Between Bush and Netanyahu

If Netanyahu torpedoes Sharon's plan, he could bring down the prime minister, but at the cost of alienating voters in the center and angering the Americans. If he supports it, he risks losing his political identity, his supporters in the Likud and extending Sharon's term in office.

The discussion of the prime minister's disengagement plan goes into a critical stage today, with the return of the American administration's envoys to Israel. This time they aren't coming to hear general statements about ideas and their alternatives, but to understand directly from Ariel Sharon what he wants and how many settlements he plans to evacuate in the Gaza Strip and the West Bank. Then the discussions will begin about what Israel will get from the U.S., and a formula that grants implied recognition of the annexation of settlement blocs in the future.

The revelations about the preparations for the war in Iraq and the launch and reentry of the Columbia space shuttle proved that the Americans, who are disciples of order and organization, are also not totally immune from improvisation and its consequences. But Sharon's shooting from the hip deters them and they want to prepare well before they grant their blessings to his plan. The administration learned its lesson from the separation fence affair, when they dropped their close monitoring of Sharon and ended up in a political imbroglio.

It's not clear why Sharon revealed his plan to reporters instead of reaching an early understanding with Washington. If he had told the Americans in the fall about his plan to evacuate Netzarim, he could have asked for something in return and even appeared to have conceded to an American request. Instead, he announced the evacuation of all of Gaza without getting anything and has become exposed to pressure to deepen the evacuation in the West Bank.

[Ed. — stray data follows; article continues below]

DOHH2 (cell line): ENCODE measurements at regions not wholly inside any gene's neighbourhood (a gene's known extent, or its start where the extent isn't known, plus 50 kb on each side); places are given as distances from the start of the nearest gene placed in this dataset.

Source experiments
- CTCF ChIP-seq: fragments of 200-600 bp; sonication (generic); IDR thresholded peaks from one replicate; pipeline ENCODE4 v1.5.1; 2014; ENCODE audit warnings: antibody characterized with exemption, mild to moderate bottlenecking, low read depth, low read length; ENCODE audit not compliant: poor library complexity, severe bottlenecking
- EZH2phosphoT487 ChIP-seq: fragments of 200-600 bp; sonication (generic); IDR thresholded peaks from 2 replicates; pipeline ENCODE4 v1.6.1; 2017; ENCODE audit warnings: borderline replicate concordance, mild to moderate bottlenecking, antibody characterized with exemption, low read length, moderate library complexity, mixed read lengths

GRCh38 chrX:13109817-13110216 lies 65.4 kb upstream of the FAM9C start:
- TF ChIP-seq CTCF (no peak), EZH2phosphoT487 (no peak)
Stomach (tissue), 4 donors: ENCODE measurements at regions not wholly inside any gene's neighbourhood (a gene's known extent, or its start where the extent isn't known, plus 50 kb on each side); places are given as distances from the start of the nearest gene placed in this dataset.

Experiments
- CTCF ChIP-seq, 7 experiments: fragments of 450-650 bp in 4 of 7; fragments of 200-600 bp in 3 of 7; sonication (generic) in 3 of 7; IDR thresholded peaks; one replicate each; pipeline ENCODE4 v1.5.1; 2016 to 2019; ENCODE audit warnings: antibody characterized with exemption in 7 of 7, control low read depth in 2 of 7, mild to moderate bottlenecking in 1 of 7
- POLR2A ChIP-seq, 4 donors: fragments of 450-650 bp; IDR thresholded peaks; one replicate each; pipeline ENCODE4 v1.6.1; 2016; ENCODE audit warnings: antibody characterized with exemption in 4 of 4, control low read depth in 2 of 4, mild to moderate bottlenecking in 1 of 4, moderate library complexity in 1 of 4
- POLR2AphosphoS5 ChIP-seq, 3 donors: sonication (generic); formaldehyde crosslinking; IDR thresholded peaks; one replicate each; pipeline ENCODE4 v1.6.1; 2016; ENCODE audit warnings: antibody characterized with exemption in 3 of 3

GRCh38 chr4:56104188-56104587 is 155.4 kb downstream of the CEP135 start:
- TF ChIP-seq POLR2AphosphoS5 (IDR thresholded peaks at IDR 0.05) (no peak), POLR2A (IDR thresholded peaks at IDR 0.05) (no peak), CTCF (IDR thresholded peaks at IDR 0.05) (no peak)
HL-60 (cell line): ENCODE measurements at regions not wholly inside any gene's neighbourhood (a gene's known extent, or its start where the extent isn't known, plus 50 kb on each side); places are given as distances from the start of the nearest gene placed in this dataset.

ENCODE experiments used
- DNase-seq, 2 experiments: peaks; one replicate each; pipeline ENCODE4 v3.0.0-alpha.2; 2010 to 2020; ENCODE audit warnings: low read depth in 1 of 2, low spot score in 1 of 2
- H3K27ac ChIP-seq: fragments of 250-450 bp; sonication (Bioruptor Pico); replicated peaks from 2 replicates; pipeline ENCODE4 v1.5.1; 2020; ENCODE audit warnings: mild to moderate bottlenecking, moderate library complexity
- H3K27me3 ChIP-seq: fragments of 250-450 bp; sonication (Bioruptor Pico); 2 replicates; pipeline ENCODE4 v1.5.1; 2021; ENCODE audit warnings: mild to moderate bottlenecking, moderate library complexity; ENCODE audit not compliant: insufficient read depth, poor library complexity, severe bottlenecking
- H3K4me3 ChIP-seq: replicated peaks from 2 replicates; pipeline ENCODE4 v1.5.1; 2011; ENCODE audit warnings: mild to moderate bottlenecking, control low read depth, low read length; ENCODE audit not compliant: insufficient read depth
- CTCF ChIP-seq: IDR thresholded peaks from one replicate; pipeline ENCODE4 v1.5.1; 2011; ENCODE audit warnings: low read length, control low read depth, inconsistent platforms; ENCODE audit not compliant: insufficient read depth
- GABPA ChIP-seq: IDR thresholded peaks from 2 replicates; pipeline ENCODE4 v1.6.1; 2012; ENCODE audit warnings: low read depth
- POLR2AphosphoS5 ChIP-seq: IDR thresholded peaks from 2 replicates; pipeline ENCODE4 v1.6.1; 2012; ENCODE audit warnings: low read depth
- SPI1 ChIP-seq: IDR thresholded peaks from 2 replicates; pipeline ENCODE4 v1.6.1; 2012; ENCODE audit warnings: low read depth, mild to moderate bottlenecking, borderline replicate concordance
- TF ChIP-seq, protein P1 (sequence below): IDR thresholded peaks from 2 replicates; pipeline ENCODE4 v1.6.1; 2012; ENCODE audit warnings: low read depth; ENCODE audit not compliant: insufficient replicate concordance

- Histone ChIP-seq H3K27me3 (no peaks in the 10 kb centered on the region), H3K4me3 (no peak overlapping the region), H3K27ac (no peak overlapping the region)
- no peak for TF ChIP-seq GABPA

Now the fate of the plan rests in the hands of two people - George W. Bush and Benjamin Netanyahu. The president will determine what Israel gets for an evacuation. The finance minister is the key to the support of most of the Likud ministers for the plan. There's a vicious circle involved in this. Netanyahu is demanding Sharon bring an impressive "compensation package" from the Americans. For that the Americans need a substantial withdrawal from the West Bank and already have made clear they won't make do with small evacuations from four tiny settlements in north Samaria, nor will they forgo the evacuation of the outposts. But a deep withdrawal from the West Bank will make it difficult for Netanyahu, Limor Livnat and Danny Naveh to support the plan, for ideological reasons and for another reason raised by Livnat: Israel will be losing territorial bargaining cards.

Senior Likud officials speak of "Netanyahu's dilemma." If he torpedoes the plan, he could bring down Sharon, but at the cost of alienating voters in the center, angering the Americans and becoming overly dependent on the National Religious Party and Avigdor Lieberman. If he supports it, he risks losing his political identity, losing his supporters in the Likud and extending Sharon's term in office. All of that will strengthen his rival Shaul Mofaz. And if he abstains, as he did on the road map, he will look spineless.

Sharon and his aides are showing optimism. They believe Netanyahu will support the plan, and say all it will take is one of the undecided Likud ministers abstaining to pass the plan through the government. And even if he doesn't support it, the finance minister mostly worries them because of his influence in the Likud faction in the Knesset and the danger he might take up the leadership of the "rebels." Without him, Yehiel Hazan and Gila Gamliel will find it difficult to threaten Sharon.

The timetable is tight. Sharon wants to bring the plan to the government in May after winning agreement from Bush, and persuading the undecided ministers. The current coalition will come to an end at that point. Despite all Gideon Sa'ar's juggling as he collects MKs for Knesset votes, there's a limit to the reliance on the right wing factions, which oppose the prime minister's policy. The Likud is convinced that Shimon Peres and his colleagues in Labor are so hungry for power that they won't be deterred on their way into Sharon's government by the police investigations and Sharon scandals.

The question is how the new coalition will perform. Unity governments in the past were recipes for political paralysis. The breakthroughs, from Sadat's visit and through Madrid, Oslo, the Lebanon withdrawal and the disengagement plan, were all born in narrow governments. It is difficult to tell whether Sharon and Peres will break that tradition or bury both the withdrawal from Gaza and the planned evacuations in the West Bank, instead.